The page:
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Do you handle your employees’ personal data correctly?

As an employer, it is your responsibility to conform with the Data Protection Act to ensure your employees’ data is protected. Human resources should take great care in the transmission and disposal of employee data. In September 2016 Sports Direct were the victims of a cyber-attack, compromising the data of 30,000 employees. Not only were the hackers able to access names, emails, addresses and telephone numbers of these employees, the company failed to inform their employees of the attack, leaving them unaware of their personal data being compromised.

We would like to share with you our advice for handling personal data appropriately

Employees do have the right to object to their employer holding or using their personal data if it causes them distress. It is your responsibility to take the appropriate action when handling your employees data and comply with the Data Protection Act to ensure peace of mind.


  1. Preparation is key  When handling your employees’ data, you need to prepare for the worst. Creating a plan of action in the event of a data breach will allow you to react quickly, preventing further damage to your reputation.


  1. Don’t display personal data where it can be seen  In the transmission of personal data, do not discuss or display this data in an environment where it can easily be seen.


  1. Encrypt all confidential information  You don’t want to make it easy for a data breach to potentially uncover your employees’ personal data. By encrypting confidential information it will protect all sensitive data, making it highly inaccessible from impending threats.


  1. Keeping your security software up to date  Malware is continuously being released, so you need to be aware of your security software being updated. If your business uses Microsoft Vista, you are susceptible to cyber breaches as Microsoft no longer update their operating system with security updates. This is the time to check you have an operating system that supports regular security updates.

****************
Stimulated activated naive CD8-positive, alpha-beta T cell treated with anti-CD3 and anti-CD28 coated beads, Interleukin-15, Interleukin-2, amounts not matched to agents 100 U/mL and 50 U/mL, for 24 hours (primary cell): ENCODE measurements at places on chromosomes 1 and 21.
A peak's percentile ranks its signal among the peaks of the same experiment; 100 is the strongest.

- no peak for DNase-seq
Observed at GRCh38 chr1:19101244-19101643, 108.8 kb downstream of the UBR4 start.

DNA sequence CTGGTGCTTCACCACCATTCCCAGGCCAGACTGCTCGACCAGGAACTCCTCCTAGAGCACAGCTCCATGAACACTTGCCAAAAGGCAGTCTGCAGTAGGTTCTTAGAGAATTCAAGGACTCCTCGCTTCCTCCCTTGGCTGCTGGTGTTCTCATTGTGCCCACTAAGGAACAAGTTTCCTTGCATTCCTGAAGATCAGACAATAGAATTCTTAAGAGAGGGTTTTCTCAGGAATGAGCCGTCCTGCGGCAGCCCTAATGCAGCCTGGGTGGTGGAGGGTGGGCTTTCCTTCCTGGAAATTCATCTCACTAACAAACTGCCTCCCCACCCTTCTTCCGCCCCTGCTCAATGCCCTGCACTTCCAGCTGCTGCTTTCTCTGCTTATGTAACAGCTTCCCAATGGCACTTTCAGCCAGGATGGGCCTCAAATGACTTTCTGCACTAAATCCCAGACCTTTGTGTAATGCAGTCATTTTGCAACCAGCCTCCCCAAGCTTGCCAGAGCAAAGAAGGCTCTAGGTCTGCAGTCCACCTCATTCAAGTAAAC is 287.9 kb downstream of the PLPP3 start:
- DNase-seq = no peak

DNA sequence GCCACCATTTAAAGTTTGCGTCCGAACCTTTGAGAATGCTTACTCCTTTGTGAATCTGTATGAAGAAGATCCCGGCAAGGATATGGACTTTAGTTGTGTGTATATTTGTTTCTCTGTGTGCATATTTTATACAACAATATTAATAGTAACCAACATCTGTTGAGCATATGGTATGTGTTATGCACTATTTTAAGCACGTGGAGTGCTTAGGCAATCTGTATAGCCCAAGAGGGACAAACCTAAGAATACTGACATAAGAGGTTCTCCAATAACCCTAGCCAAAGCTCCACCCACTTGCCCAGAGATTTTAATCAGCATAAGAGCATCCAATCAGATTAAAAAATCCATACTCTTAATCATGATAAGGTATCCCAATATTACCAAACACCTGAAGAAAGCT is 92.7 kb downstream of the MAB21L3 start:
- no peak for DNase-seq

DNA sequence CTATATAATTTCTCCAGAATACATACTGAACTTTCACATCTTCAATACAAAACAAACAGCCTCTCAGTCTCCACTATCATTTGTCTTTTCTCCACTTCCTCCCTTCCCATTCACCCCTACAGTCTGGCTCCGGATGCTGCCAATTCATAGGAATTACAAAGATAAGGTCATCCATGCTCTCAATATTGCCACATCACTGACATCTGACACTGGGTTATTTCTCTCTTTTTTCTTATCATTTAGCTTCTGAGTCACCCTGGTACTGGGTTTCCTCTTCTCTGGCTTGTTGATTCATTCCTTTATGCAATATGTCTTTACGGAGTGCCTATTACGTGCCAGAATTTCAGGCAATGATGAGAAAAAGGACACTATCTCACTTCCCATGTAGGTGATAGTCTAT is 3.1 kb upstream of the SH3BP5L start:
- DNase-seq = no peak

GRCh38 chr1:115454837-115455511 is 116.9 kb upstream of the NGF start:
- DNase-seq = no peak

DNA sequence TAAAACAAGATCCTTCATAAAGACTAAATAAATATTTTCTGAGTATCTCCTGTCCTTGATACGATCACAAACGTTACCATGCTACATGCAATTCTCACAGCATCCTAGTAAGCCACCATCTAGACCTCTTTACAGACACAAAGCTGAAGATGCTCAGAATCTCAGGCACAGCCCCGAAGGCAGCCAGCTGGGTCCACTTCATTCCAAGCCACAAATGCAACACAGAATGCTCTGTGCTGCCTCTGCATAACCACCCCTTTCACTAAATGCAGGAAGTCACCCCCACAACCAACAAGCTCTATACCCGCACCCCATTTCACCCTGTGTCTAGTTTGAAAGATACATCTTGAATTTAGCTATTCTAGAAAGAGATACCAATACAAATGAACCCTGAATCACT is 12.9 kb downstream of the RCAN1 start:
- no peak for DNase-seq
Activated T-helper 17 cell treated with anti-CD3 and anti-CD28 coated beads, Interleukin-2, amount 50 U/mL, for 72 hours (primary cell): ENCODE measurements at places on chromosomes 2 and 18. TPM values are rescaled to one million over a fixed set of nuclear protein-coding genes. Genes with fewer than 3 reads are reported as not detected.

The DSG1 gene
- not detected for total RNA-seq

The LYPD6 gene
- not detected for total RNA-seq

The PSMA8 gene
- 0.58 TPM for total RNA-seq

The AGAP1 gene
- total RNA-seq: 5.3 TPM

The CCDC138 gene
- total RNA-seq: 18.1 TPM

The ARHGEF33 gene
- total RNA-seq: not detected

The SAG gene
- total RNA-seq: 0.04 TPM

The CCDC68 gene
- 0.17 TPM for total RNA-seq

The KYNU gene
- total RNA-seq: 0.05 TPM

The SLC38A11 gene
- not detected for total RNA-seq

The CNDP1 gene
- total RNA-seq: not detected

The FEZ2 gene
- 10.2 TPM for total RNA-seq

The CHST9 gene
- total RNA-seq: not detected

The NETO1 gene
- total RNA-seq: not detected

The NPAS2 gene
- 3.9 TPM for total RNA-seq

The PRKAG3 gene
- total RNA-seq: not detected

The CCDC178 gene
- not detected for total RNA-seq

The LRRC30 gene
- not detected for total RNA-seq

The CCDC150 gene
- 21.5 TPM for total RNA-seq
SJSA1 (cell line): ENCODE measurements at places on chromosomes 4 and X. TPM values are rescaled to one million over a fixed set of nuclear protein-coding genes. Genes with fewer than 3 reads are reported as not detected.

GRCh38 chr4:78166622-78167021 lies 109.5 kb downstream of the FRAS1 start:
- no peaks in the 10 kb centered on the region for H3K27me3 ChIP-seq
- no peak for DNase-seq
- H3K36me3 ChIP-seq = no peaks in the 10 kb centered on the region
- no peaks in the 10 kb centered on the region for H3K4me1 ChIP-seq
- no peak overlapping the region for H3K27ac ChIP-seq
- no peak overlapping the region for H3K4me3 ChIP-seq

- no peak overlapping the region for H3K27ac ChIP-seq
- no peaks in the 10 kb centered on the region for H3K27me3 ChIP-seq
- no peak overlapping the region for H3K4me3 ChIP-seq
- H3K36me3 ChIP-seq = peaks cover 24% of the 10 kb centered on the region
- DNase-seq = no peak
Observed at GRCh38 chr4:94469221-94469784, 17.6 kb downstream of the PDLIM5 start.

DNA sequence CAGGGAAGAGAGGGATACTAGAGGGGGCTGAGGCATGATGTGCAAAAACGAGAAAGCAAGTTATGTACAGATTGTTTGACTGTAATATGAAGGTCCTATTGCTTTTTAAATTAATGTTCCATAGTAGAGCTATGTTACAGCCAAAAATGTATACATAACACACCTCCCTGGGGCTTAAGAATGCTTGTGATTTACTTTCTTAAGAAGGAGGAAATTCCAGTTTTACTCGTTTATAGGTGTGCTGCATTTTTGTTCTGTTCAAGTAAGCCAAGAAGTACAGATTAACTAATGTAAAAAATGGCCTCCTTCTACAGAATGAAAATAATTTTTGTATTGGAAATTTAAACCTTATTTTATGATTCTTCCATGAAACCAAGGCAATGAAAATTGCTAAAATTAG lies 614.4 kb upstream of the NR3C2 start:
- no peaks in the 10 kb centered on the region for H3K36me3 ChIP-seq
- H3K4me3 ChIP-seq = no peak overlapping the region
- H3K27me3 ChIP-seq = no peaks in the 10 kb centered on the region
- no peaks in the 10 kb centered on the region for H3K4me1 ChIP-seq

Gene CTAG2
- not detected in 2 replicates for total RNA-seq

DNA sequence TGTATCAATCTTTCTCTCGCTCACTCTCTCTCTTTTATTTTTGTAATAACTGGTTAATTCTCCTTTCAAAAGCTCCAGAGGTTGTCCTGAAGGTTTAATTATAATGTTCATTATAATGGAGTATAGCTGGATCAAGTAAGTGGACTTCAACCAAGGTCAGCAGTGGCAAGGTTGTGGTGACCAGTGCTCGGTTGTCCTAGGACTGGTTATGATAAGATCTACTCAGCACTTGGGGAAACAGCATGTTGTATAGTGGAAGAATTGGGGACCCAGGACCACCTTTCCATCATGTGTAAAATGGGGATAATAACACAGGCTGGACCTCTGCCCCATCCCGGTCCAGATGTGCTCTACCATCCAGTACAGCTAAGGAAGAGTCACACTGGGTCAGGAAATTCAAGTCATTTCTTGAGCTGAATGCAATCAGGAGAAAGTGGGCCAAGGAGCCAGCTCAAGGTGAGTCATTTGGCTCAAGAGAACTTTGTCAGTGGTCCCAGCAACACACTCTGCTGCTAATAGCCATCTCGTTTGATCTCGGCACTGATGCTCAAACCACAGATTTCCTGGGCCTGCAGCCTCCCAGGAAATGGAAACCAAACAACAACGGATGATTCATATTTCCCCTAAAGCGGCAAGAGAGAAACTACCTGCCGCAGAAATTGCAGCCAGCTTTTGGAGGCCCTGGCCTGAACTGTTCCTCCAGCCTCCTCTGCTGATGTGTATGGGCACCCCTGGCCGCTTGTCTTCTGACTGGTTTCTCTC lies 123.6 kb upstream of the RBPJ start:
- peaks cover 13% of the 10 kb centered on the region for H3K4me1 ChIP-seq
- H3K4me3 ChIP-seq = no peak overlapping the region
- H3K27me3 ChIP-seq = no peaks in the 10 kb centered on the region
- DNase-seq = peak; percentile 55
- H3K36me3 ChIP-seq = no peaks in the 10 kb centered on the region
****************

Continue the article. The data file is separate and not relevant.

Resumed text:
1. Have you trained all members of staff?  Do your employees know they could be putting their own data at risk? Training all employees about the causes of data breaches will reduce the risk of their personal data being compromised. Training employees about phishing emails and how to browse the internet safely will reduce the likelihood of their data being imperiled.


  1. Secure destruction of personal data (electronically and manually)  It is important not to keep data for longer than is necessary, unless for any legal reasons i.e. in the event of a legal claim or employment tribunal. Otherwise personal files should be deleted or securely shredded after 6 or 7 years.


  1. Unsuccessful candidates’ applications should be deleted  These CVs and application forms should be deleted after 6 months, the disposal of copies of passports, driving licenses and banks accounts need to be done securely, using a reputable shredding company.


  1. Keeping records of destroyed files  It is advisable to keep a record of the data you have destroyed – this is to allow your organisation to demonstrate compliance with the new GDPR notion of accountability.


If you would like more information on how to handle your employees’ data correctly, please don’t hesitate to contact us on 01673 885533 or email